Thursday, June 11, 2009

Take It To The Limit

Playing little league baseball was a fun and educational experience. Hanging out in the sun, joking around with my friends, I got to learn a wide variety of skills, from the proper throwing technique, to how to track a pop fly, to the value of being a good teammate.

I also learned that, because of my pre-game nausea, I needed easy access to a bathroom approximately 10 minutes prior to the first pitch.

And while I benefited greatly from all of those (who needs vomit in center field?), there was another lesson in particular that stood out above the rest:

Try your best.

In a world of fanatically possessed coaches and my-son-is-the-next-A-Rod parents, you would have thought the primary message would’ve centered on stats and scoreboards. But from a young age, I was taught the only thing that mattered was that I tried my hardest.

I mean, even when we lost, we still got a Capri Sun after the game.

As I've gotten older, that lesson has stuck with me, but it’s continually gotten harder to determine what my “best” is. Dealing with open-ended, grown-up situations, the measurement of maximum effort is more complex than simply diving for every ball or running out every grounder. The line that separates “giving up too soon” from “time to move on” can be a blurry haze, leaving me constantly wondering:

How do you know when you’ve given something your best?

We’ve all been there before. Sometimes it’s with a dream, an out-of-the-box ambition. Maybe you are trying to start your own business. Maybe you move to a new place. Or maybe you…I don’t know…quit your secure, Corporate America job to go wait tables and play competitive golf.

Sometimes it’s with a relationship. You meet someone who moves you, someone you connect with, and thoughts of falling in love and living happily ever after begin dancing through your head.

In both instances, you are putting your heart on the line in hopes of achieving something great.

After a while, though, you hit a wall. Things stop progressing. Your intentions are right, and your effort is full, but you are just not seeing the results you want to see.

Frustrated and discouraged, your steely-eyed conviction begins to waver. What was once something you were certain of is now not so clear.

With your plan at a standstill, embarrassment sets in. Looking in the mirror is enough of a challenge, so being around others can be especially distressing. It’s like you’re carrying around the “elephant in the room” on your shoulder, and everyone has an opinion. Even if they don’t say anything, you imagine what they’re thinking, projecting your insecurities onto them. And while you know they mean well, and you know they want you to be happy, you long to be anywhere but here.

Eventually, the ping-ponging between those outside voices and your inner-dialogue becomes too much. On the verge of taking orders from your neighbor’s dog Son-of-Sam-style, you can’t help but ask yourself:

Should I hang in there and keep trying? Or is this simply not meant to be?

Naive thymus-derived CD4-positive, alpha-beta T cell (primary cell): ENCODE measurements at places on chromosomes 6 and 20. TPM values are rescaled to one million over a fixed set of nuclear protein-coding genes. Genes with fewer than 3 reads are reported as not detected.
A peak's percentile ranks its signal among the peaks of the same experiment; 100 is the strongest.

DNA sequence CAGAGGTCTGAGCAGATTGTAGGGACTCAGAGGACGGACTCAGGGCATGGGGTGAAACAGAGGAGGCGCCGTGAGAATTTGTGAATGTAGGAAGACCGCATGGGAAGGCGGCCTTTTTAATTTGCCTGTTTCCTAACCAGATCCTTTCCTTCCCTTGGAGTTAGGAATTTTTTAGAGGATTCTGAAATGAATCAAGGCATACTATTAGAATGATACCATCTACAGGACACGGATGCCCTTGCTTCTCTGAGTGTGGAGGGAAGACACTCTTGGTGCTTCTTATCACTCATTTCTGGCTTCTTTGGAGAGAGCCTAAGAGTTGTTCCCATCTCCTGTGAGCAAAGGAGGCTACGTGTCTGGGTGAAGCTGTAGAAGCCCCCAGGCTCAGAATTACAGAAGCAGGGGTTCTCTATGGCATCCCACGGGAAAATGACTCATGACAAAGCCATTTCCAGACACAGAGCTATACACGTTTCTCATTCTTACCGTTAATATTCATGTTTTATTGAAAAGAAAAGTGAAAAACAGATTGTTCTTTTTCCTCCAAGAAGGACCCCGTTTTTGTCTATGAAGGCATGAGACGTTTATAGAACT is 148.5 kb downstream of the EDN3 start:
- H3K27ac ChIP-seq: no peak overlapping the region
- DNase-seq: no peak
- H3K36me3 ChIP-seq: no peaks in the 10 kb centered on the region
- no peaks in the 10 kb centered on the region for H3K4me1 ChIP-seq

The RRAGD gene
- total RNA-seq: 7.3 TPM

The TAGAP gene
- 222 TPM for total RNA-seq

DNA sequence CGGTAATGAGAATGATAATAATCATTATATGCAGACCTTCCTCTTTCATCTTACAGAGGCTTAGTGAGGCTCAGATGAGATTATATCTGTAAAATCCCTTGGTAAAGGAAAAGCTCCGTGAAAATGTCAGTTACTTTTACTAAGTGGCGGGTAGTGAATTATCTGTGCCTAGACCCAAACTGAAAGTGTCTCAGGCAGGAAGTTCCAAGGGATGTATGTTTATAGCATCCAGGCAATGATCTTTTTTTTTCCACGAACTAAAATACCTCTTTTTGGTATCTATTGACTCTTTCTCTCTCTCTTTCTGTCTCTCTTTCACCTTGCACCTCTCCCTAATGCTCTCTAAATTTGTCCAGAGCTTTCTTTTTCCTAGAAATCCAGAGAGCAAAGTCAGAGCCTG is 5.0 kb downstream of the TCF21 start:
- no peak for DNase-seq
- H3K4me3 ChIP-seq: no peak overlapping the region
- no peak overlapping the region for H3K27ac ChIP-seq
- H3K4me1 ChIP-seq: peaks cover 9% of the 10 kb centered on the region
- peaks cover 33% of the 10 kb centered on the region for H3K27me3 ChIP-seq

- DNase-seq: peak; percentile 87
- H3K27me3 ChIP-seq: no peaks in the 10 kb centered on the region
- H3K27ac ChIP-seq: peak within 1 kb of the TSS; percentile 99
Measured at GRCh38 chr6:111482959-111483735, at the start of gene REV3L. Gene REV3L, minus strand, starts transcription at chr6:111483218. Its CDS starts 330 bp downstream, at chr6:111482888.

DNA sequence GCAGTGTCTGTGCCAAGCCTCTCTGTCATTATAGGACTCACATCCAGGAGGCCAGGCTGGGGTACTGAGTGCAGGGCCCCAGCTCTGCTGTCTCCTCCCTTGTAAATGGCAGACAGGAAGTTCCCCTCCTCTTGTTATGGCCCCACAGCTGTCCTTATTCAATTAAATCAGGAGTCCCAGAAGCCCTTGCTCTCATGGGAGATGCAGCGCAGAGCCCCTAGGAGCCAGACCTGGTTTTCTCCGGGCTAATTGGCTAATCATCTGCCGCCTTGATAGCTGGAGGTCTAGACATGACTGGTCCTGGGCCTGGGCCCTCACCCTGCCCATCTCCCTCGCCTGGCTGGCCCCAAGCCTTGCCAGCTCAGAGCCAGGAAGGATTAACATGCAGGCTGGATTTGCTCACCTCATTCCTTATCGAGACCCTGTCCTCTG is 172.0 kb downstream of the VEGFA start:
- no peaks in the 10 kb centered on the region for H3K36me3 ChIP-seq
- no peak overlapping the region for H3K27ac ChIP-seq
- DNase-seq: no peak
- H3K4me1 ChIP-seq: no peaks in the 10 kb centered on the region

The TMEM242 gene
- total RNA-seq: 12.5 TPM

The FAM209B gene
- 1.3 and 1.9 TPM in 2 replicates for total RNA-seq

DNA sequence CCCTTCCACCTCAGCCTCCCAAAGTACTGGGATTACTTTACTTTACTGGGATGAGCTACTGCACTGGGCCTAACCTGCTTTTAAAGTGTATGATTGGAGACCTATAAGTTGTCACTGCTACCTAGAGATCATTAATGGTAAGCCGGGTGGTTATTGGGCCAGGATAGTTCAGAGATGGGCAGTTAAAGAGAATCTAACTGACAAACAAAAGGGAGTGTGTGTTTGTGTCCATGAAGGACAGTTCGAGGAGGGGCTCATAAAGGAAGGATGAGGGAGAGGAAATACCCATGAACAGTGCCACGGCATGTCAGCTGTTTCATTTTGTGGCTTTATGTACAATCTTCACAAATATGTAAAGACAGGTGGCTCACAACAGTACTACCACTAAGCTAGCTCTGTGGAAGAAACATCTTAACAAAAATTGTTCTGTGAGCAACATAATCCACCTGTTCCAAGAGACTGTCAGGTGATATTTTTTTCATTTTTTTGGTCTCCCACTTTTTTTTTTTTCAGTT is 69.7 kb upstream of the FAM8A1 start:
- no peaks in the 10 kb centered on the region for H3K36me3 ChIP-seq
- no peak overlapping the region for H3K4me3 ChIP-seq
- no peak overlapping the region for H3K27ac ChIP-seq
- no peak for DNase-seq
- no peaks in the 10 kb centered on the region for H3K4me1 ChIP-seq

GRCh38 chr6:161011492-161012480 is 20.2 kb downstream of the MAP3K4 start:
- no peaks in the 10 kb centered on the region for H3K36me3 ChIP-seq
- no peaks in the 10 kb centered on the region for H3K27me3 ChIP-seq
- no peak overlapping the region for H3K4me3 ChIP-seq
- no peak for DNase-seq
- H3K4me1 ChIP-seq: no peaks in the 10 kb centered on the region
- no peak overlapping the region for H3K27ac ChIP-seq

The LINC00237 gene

It’s only natural – and oftentimes healthy – to question the state of your union, to conduct your own personal review. Like Forrest Gump looking at a person’s shoes, you can see where you’ve been and where you’re going, giving you a fair assessment in determining what to do next.

Unfortunately, we often end up focusing on all of the wrong angles, from our preconceived notions of how things should be progressing to our daunting fear of the what-ifs. We turn up the volume of the naysayers. We compare our circumstances to others, and we wonder why it can’t be as easy and effortless for us.

The process leaves us even more perplexed than before.

What we tend to forget, though, is that each situation has its own path and its own timeline, both of which are unique and completely independent from anyone else’s. Just because a friend knew her guy was “the one” because he took care of her when she was sick doesn’t make “playing nurse” a universal soul mate indicator. And just because you weren’t on national television at age two like Tiger Woods doesn’t mean you can’t be a successful golfer.

These matters of the heart – the things we truly care about – are messy, and they don’t adhere to any hard-and-fast rules or married-by-30 mandates. They’re illogical and irrational and unpredictable, and the more we try to make them objective, the more we spin our wheels, because matters of the heart cannot be solved with our head.

You can apply all of the logic and pros-and-cons lists to them you want, but when it comes down to it, you just have to go on that indescribable, individual sensation of what feels “right.”

And you’re the only one who knows that.

People may think you’re crazy, and some may question your level of self-respect. But luckily, you don’t have to answer to any of just have to be honest with yourself.

So the next time you’re faced with a fight-or-flight predicament, picture the future version of yourself, lounging on the porch in a one-piece jumpsuit, with the story of your life in the rearview mirror. Will you be able to look back at this moment and know that you didn’t leave anything on the table?

If you can do that, you can move forward without any regret and enjoy a hard-earned Capri Sun in peace.

About Me

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"It's not a lie, if you believe it." Those were the words of one of my generation's great sages, George Costanza, and the more of life I experience, the truer they ring. And while I still haven't found what I'm looking for, the search for my own personal "truths" is never-ending. Care to come along for the ride?